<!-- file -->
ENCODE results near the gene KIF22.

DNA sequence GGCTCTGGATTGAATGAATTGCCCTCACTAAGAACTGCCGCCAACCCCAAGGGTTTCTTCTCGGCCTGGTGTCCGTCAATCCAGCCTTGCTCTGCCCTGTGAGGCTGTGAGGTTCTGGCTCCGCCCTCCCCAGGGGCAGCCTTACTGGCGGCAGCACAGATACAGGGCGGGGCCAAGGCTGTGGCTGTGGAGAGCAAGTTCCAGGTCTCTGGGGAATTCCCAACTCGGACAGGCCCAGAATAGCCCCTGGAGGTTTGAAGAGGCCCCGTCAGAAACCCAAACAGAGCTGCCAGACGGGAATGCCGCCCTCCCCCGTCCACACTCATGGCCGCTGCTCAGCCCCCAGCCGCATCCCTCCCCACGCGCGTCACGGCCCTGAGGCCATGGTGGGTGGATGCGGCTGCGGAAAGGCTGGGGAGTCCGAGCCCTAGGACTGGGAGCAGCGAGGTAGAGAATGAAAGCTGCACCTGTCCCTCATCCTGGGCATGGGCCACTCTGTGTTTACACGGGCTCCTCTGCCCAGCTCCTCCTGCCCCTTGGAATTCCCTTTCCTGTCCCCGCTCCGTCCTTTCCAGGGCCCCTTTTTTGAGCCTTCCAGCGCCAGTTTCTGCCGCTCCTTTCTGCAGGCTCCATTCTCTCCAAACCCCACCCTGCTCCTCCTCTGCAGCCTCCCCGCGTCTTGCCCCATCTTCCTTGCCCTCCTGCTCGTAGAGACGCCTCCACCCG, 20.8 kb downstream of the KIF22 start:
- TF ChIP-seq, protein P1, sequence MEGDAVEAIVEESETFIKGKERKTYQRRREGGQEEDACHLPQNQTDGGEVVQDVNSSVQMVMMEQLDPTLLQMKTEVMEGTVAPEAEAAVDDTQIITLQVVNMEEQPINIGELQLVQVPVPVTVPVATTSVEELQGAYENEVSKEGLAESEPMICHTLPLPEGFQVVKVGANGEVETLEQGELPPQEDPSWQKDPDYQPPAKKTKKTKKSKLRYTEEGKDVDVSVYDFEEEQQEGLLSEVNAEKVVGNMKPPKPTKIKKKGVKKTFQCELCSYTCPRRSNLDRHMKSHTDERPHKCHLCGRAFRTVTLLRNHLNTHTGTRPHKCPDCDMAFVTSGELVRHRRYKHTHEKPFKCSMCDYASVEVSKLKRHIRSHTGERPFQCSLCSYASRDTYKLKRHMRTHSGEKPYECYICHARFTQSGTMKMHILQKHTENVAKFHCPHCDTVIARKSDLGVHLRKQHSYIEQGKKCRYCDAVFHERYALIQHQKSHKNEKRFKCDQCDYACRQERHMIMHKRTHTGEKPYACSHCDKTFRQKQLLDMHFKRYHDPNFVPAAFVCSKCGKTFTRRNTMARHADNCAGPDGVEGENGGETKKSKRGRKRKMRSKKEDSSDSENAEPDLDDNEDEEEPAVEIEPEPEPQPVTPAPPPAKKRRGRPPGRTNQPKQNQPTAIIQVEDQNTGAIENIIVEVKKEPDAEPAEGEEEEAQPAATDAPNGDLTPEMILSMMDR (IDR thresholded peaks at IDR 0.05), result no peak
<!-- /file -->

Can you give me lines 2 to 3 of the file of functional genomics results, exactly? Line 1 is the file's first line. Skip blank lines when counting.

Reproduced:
DNA sequence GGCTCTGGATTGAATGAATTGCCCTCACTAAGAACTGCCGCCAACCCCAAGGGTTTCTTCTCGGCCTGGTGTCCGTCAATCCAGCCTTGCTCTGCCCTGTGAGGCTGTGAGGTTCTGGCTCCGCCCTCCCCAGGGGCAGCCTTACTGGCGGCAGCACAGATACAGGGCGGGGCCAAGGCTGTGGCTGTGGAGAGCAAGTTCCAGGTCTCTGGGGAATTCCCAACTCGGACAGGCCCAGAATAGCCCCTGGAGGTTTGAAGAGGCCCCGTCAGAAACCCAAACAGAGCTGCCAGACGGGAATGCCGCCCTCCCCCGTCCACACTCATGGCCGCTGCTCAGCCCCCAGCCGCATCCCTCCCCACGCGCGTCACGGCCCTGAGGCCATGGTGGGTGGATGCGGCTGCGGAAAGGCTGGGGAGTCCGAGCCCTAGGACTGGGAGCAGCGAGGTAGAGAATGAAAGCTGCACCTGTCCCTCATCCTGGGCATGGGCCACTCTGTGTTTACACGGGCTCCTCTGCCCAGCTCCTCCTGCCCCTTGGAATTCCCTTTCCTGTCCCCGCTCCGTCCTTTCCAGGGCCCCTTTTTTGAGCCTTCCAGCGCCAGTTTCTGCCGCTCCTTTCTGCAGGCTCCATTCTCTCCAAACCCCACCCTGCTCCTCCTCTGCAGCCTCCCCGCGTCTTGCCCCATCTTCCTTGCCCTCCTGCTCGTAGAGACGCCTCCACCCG, 20.8 kb downstream of the KIF22 start:
- TF ChIP-seq, protein P1, sequence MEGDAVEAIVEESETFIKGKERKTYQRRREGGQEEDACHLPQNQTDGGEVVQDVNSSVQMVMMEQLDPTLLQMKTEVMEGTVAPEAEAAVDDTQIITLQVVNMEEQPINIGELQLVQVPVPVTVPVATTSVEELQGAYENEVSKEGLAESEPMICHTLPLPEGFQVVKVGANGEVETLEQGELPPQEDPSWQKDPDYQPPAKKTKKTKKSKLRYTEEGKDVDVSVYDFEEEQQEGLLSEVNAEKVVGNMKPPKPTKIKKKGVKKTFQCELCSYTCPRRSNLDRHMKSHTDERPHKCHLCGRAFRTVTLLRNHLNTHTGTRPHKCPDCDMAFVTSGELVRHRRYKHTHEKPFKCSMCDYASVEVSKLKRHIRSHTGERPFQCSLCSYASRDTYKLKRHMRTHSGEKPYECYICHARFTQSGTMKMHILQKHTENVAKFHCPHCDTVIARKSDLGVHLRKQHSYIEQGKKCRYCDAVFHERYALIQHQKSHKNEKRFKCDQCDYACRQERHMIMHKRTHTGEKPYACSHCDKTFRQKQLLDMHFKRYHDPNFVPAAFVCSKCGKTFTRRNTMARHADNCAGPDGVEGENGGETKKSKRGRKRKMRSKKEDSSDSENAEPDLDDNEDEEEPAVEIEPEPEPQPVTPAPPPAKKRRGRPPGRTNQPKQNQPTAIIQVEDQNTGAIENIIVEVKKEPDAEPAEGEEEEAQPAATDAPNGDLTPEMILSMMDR (IDR thresholded peaks at IDR 0.05), result no peak